Night shift, third watch, working graveyard; whatever your department calls it, there’s no denying the level of endurance it takes to protect and serve the community while most Americans are in a deep sleep.
But while some officers may be trying to catch a few more well-deserved afternoon z’s before their next clock in, Charles Brewer Jr. of the Pennsauken, New Jersey, Police Department is likely finishing up a vigorous training session, complete with weight and cardiovascular training, footwork exercises and an intense heavy bag workout.
Seem extreme before starting an overnight shift? Maybe, but that’s the price Brewer is more than willing to pay to fulfill his goals.
With a burning desire that started as a freshman in college, the 25-year-old was able to live his dream of becoming a professional boxer when he made his official fighting debut in January. Brewer came out swinging — literally — in his first bout, winning by technical-knockout in the second round, much to the delight of friends, family and his brothers and sisters in blue.
Several Pennsauken officers were in attendance to see Brewer make quick work of his opponent, including Sergeant Gavin Rossner, a 17-year department veteran who spent the past several months supervising Brewer.
“He went in there and handled business,” Rossner told The Philadelphia Inquirer. “It’s pretty impressive that he can handle all the training and the job — it’s demanding. We do 12-hour shifts, so you have to find some time to sleep and recover, but he’s still out there doing his job. He writes a good report, which is a big part of it, too. Not just the physical stuff, he’s got the mental side of it.”
Less than one day after his big win, Brewer was back on his regular patrol — perhaps just a little sorer than usual. “I felt like I had been in a car crash,” Brewer joked.
After the hard-fought win, Brewer treated himself to some cheat meals, indulging in previously forbidden foods such as chicken wings and cheesesteak before it was back to the grind. On his off days as an officer, Brewer devotes most of his free time at the local boxing gym. Brewer’s routine typically includes where he starts with a fast-paced shadow boxing session, followed by rounds on the speed bag.
While having a second career as a boxer comes with its fair share of benefits, from better endurance to improved combat skills, Brewer says the biggest law enforcement edge his boxing experience gives him is patience.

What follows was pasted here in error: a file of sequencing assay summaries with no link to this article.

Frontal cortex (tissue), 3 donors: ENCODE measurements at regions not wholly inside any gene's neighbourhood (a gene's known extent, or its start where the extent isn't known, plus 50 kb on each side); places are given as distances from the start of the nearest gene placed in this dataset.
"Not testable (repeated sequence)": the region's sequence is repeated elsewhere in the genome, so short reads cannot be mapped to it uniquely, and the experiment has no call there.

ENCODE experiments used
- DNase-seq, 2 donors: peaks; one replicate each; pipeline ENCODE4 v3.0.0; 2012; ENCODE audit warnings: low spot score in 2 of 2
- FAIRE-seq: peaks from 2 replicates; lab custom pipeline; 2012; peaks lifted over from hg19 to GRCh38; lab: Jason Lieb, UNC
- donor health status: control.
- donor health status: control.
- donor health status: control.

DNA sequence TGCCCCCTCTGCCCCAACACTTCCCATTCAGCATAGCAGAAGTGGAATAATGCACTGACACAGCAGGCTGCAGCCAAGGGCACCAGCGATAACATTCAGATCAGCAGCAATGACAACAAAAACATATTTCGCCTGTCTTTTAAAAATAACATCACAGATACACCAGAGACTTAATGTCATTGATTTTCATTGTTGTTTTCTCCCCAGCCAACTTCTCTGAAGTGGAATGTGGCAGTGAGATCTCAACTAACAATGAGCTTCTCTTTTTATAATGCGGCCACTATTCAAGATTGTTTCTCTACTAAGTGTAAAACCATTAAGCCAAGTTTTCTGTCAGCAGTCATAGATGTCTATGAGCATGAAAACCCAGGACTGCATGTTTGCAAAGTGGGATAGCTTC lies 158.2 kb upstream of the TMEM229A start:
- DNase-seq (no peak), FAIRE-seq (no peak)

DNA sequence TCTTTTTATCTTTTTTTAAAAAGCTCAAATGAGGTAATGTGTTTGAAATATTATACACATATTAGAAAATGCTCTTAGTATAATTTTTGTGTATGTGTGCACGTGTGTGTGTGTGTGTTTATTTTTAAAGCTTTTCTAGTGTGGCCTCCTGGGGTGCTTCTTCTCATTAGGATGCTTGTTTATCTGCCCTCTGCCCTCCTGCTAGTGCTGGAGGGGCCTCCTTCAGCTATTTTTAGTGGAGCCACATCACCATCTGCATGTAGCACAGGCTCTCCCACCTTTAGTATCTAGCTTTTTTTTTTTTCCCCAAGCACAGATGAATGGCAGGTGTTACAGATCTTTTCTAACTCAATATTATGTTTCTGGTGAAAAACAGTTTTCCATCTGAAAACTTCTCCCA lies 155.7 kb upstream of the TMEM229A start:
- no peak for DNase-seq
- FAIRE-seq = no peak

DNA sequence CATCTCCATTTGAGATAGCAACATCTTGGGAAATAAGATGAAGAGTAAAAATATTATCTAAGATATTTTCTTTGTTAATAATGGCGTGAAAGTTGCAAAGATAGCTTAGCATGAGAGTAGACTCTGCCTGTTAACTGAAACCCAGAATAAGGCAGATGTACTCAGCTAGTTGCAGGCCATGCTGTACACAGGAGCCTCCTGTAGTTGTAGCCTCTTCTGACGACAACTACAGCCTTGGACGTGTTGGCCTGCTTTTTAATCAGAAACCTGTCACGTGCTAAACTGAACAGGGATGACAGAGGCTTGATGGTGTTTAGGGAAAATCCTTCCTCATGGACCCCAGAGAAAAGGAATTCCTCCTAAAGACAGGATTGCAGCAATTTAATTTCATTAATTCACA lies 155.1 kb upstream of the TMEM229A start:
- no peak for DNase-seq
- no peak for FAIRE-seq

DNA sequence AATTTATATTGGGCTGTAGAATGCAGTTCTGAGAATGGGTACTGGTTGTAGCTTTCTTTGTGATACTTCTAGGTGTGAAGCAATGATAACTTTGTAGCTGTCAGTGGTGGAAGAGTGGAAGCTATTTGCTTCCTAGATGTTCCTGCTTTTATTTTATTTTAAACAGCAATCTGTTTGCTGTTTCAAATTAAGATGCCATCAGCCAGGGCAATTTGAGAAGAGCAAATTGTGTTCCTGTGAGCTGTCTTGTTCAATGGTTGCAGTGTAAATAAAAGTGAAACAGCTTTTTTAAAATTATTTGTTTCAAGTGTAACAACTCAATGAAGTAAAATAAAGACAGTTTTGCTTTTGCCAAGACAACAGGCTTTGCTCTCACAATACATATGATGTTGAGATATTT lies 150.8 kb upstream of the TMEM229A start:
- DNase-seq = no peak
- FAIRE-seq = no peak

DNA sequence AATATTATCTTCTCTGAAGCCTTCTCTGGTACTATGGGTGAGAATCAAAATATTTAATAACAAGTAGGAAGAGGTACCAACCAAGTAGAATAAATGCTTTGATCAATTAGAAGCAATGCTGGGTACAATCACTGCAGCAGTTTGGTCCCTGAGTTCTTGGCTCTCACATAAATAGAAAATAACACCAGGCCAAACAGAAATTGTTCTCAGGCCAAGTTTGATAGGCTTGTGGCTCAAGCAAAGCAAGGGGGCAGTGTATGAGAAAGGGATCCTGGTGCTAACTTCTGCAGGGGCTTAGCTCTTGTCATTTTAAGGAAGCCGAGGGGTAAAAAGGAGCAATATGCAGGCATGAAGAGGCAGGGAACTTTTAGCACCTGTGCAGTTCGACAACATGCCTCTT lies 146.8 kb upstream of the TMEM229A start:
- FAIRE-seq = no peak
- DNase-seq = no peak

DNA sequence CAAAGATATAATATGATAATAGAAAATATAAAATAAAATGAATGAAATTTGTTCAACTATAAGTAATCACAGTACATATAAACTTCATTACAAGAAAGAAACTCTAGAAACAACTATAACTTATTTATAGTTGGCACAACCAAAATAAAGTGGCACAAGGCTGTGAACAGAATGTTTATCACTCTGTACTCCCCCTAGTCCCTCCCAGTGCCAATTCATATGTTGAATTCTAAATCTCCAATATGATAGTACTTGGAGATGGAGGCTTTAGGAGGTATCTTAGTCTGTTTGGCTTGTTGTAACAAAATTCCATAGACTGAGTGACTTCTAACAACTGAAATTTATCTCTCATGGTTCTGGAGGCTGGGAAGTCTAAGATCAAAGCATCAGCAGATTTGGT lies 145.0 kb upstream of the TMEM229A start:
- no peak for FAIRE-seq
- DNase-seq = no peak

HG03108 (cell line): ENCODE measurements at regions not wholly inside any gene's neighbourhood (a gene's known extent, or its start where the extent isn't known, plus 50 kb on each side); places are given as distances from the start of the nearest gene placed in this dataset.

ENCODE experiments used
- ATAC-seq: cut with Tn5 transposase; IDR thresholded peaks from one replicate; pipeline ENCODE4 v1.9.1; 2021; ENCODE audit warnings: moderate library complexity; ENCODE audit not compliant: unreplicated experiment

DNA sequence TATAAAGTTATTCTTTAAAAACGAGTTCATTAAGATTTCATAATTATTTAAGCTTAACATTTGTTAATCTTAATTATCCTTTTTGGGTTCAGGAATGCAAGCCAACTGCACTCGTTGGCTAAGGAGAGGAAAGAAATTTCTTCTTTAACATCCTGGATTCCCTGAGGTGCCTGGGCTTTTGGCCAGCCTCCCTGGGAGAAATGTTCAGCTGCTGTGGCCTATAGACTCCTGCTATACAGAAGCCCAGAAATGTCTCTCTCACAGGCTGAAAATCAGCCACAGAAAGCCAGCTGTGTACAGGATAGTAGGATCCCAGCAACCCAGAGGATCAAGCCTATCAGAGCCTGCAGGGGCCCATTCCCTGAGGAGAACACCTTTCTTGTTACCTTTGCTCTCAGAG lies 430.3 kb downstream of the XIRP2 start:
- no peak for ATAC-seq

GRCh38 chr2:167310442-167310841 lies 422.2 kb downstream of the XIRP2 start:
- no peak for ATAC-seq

“People automatically think just because I’m a boxer that I’m violent when it comes to law enforcement,” Brewer says. “But it actually makes you calmer. I’m probably the last person to get into anything. It helps with my de-escalation.”
Brewer, who was previously a county jail corrections officer, says patience helps him read people’s body language and determine when a situation may potentially escalate.
“I’m calm, I go into every situation a little more aware of things,” Brewer says. “Funny enough, looking at people boxing in the ring, you get so used to how people are standing. If someone’s about to hit you, they’re not standing in front of you, they square up and adjust their hands and tuck their chin.”
Like father, like son
Dubbed “The Hatchet” during his days as a professional boxer, Brewer’s father, Charles Sr., is a former middleweight champion who retired with an impressive 40–11 professional record. With early memories of watching his father train for upcoming fights, it was only right that Brewer Sr. returned the favor by standing in his son’s corner during his first professional fight. “When we’re in the corner, he’s not just my trainer, he’s my dad.”
Although Brewer hopes to one day transition into becoming a full-time professional boxer, protecting the community he serves will always be his utmost priority. Brewer’s next fight is set for August. American Police Beat is with you every step of the way, Charles!
As seen in the May issue of American Police Beat magazine.
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